UN demands Taliban provide info on two more missing women activists

The United Nations has asked the Taliban to provide information about two more female activists allegedly detained by the group this week, bringing the number of missing persons to four this year.

Since returning to power in August, the Taliban have cracked down on dissent by violently dispersing women’s demonstrations, detaining critics and beating local journalists who reported on protests.

The United Nations Assistance Mission in Afghanistan (UNAMA) said late Thursday that it had obtained “urgent information” about the reported detentions of two more female activists by the Taliban in Kabul this week.

“The UN reiterates its call for the release of all ‘disappeared’ female activists and family members,” it said on Twitter.

US special envoy to Afghanistan Rina Amiri also called on the Taliban to respect women’s rights.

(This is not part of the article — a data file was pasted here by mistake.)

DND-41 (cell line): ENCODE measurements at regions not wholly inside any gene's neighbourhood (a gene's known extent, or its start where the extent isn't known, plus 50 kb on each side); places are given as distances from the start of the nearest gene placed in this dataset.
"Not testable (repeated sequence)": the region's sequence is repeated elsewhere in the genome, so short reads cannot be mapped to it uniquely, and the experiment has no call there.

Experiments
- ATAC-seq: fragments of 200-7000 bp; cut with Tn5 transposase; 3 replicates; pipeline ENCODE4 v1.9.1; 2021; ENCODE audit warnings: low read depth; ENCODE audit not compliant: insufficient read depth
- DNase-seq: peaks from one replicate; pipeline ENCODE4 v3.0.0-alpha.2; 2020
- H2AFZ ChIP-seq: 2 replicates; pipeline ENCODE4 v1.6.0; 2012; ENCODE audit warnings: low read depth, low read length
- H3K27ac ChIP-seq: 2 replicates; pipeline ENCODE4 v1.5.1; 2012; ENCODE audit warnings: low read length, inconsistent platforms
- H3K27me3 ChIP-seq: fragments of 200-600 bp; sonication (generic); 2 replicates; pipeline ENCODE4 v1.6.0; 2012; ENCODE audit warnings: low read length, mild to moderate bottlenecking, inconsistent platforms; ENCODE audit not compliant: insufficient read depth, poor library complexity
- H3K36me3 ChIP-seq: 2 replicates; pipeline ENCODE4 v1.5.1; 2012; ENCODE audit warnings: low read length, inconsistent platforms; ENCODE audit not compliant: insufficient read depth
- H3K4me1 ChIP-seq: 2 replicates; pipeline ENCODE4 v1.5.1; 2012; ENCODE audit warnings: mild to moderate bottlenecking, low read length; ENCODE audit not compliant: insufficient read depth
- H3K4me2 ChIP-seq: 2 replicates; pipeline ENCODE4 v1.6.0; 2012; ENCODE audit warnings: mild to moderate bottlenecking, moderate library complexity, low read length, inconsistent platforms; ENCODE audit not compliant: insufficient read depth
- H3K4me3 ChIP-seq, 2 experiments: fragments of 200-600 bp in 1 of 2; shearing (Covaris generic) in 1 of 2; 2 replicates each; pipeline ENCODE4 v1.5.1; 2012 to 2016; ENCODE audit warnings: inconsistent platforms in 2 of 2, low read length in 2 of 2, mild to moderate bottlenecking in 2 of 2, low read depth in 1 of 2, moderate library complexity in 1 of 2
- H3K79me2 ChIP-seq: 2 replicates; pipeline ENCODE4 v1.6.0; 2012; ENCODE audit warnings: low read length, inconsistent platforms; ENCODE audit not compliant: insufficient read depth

“If the Taliban seek legitimacy from the Afghan people and the world, they must respect the human rights of Afghans – especially for women,” she said on Twitter.

UNAMA has not released the names of the two missing female activists this week, but another rights activist told AFP that Zahra Mohammadi and Mursal Ayar had been arrested by the Taliban.

“Zahra, a dentist, used to work in a clinic. She was arrested along with her father,” the activist said, asking AFP not to reveal her name.

Ayar was arrested on Wednesday after a male colleague asked for her address so he could hand over her salary, the activist said.

“That’s how she was trapped. The Taliban found her and arrested her.”

The latest arrests come less than a month after a pair of female activists – Tamana Zaryabi Paryani and Parwana Ibrahimkhel – went missing after participating in a protest in Kabul.

The UN High Commissioner for Human Rights has expressed concern for them and four of their relatives, all of whom are still missing.

The Taliban deny any knowledge of their whereabouts and say they are investigating the matter.

The Taliban have promised a softer version of the harsh rule that characterized their first stint in power from 1996 to 2001.

But the new regime was quick to bar women from most government jobs and close most high schools for girls.


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